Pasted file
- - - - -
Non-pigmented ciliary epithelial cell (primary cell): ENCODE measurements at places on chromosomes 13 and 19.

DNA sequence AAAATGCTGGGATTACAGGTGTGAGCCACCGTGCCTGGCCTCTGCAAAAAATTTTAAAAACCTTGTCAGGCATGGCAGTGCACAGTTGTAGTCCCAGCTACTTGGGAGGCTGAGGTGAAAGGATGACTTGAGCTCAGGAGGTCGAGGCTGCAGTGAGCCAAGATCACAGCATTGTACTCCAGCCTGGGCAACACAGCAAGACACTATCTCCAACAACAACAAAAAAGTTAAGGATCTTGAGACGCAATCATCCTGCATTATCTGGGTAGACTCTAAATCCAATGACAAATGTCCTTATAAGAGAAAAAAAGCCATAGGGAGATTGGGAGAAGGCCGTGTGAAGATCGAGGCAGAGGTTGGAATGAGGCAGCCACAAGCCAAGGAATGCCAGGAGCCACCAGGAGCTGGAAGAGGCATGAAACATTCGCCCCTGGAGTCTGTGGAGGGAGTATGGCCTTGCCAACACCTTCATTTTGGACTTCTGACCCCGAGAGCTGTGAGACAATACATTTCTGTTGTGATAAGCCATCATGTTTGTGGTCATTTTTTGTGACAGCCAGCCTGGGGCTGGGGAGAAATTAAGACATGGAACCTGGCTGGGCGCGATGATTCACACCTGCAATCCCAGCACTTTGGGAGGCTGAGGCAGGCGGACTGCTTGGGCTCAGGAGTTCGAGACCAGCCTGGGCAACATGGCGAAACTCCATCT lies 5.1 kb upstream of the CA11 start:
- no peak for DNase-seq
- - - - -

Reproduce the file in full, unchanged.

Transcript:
Non-pigmented ciliary epithelial cell (primary cell): ENCODE measurements at places on chromosomes 13 and 19.

DNA sequence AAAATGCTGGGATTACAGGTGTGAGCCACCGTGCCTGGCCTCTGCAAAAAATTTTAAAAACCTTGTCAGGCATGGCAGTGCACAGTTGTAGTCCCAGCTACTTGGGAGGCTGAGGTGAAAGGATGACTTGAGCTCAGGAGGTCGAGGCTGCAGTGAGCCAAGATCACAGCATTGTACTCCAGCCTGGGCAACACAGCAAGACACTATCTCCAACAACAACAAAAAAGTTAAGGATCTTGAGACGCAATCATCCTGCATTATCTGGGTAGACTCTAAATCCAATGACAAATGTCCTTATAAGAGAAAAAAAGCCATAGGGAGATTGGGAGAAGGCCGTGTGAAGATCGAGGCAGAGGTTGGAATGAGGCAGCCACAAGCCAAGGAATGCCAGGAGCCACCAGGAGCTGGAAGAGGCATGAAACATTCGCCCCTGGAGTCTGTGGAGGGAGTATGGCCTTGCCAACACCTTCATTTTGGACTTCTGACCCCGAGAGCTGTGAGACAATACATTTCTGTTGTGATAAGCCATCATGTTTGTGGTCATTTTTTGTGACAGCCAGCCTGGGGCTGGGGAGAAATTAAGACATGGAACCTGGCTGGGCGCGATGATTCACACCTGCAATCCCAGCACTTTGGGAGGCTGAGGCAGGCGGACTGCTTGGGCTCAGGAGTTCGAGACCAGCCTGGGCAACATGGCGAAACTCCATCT lies 5.1 kb upstream of the CA11 start:
- no peak for DNase-seq